Επιστημονικό-ενημερωτικό ιστολόγιο με βαρύτητα σε θέματα γεωπολιτικής,εξωτερικής πολιτικής και διεθνών σχέσεων. firstname.lastname@example.org
Δευτέρα, 10 Νοεμβρίου 2014
What is Azerbaijan accused of by Greeks
BY ECONOMICS SECTION
Greek mass media amazed the world public with their awareness in oil extraction sphere, as well as in sea and river navigation.
‘Turkey reached an agreement with Azerbaijan to explore gas fields near coasts of unrecognised Northern Cyprus Republic,’ they write, and affirm that Turkey has agreed with Azerbaijan on leasing two sea platforms for gas extraction in the Mediterranean Sea. These platforms will be delivered to Turkey in February and start operating on blocks 2 and 3 in the Mediterranean.
Let’s look at two questions of which Greek mass media did not care to think. Then we can continue with our reasoning. The first question – transportation of Azerbaijani platforms to the Mediterranean – may be omitted: Greek journalists have no idea of how vast are these objects. At the time when these platforms were built, the equipment was transported by ships to Black Sea ports of Georgia, from there to Baku by railway. Dear Greek journalists, it is impossible to drag the whole platform over from the Caspian sea to the Mediterranean – a distance is too great and parameters of Volga-Don system make it impossible.
Besides, a queue for the Azerbaijani platform in the Caspian is lined up for some years ahead, and this queue is not fixed by the Azerbaijani government but by foreign oil companies and related consortiums. And nobody is entitled to disrupt this order.
As for the second question – a navigation across the Volga-Don system – Greeks are well aware of it. According to ancient legends, they were skilful seafarers. It is a shame to those providing Greek journalists with unverified information: from autumn months to the height of spring no navigation is authorised within this system, of which the Russian authorities notify the Caspian countries. In the meantime, Azerbaijan has no access to the world ocean but this route. How can Azerbaijan deliver these two hard-to-get platforms into the disputed area? Perhaps, Greek seafarers could share their historical experience.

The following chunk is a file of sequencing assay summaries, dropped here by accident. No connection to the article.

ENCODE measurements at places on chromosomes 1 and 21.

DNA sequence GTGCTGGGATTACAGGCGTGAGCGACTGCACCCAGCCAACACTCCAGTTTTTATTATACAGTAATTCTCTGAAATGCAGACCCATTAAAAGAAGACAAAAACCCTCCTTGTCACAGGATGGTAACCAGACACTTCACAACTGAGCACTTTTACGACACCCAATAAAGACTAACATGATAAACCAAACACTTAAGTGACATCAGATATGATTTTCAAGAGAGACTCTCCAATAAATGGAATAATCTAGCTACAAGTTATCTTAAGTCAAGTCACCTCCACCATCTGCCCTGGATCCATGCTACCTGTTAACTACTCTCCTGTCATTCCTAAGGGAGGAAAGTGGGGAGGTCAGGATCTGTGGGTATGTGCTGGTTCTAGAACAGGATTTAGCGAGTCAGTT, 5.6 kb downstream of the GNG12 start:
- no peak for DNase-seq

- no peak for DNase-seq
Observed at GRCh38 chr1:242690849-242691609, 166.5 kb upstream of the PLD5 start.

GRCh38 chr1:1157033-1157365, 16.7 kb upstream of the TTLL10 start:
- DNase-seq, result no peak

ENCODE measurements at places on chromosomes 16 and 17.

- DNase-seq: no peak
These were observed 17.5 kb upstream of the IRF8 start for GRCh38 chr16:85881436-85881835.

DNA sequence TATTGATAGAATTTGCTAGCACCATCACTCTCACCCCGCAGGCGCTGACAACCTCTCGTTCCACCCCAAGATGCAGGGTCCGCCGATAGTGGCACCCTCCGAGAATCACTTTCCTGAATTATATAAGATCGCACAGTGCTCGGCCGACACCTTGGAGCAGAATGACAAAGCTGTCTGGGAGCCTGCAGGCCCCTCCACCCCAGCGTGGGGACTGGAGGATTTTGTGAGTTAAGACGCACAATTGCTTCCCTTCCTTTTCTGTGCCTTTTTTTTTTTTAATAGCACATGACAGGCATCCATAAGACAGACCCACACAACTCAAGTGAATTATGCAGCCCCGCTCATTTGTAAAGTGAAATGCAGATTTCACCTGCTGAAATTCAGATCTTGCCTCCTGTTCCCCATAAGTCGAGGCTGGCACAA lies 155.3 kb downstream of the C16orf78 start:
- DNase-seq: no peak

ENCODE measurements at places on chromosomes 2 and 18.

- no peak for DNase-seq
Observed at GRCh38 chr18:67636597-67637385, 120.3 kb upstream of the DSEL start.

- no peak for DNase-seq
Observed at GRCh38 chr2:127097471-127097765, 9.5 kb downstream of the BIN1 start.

That’s flat. However, the Greek mass media goes on fanning their ‘sensational discovery,’ so an adequate response is required.
Thus, Simerini newspaper points out that in rendering such a service to Turkey Azerbaijan hopes to get the go-ahead from Turks for further widening of its energy projects in this country. In particular, SOCAR is going to purchase a large gas retail company in Turkey, ‘Petrol Ofis’ and is negotiating with parties concerned on the subject. In this respect, the journalists are culpable directly.
It has to be kept in mind that Baku disposes of numerous energy projects in Turkey, and what, did it ever transported to the fraternal country 1000-tonnes platforms to implement these projects? Especially in winter! Talks on SOCAR’s purchase of a new company in this country are underway and likely to be successful even without this platform deal. Besides, SOCAR has an operational experience in Greece, as well as purchase of a Greek company and gas deliveries to this country. From this it follows that platforms or other gigantic devices had been somehow delivered to Greece. Maybe, Greek journalists dispose of facts we are unaware of?
It is hardly possible. A quotation below testifies to absolute unawareness of the Greek newspaper of the situation at the world oil market. ‘Simerini’ notes that oil platforms offered by Azerbaijan were built on the basis of outdated technology. Even worse, one of them was built in the 1980s to prospect at depths to 600 metres only. However, gas deposit ‘Aphrodite’ is located at a depth of 700 metres. To carry out prospecting work on the block ‘Onasagori,’ engineers need technologies to operate at a depth of 800 metres. In short, technologies offered by Azerbaijan cannot carry out prospecting work at the said depths.’
It would be appropriate to remind that the two platforms above are indeed based on outdated Soviet plants; nevertheless, these plants were restored under the BP control to comply with the newest technological standards, so no Greek can find fault with it. As for the depth of their operation, Greeks contradict themselves: is it worth transporting huge floating plants over the hills and far away, if it is known that these plants are unfit for use? Maybe, Greeks themselves are in position to suggest an up-to-day deep water floating drilling unit? They are successful in trading and unlikely to block up seas and rivers. Even better, they will save Turks millions of dollars, and are unlikely to be down themselves.
Note that large-scale gas-condensate fields are supposed to be deposited in the disputed Mediterranean waters. It was prospecting works on the site that led to serious tensions between Turkey and Greek Cyprus.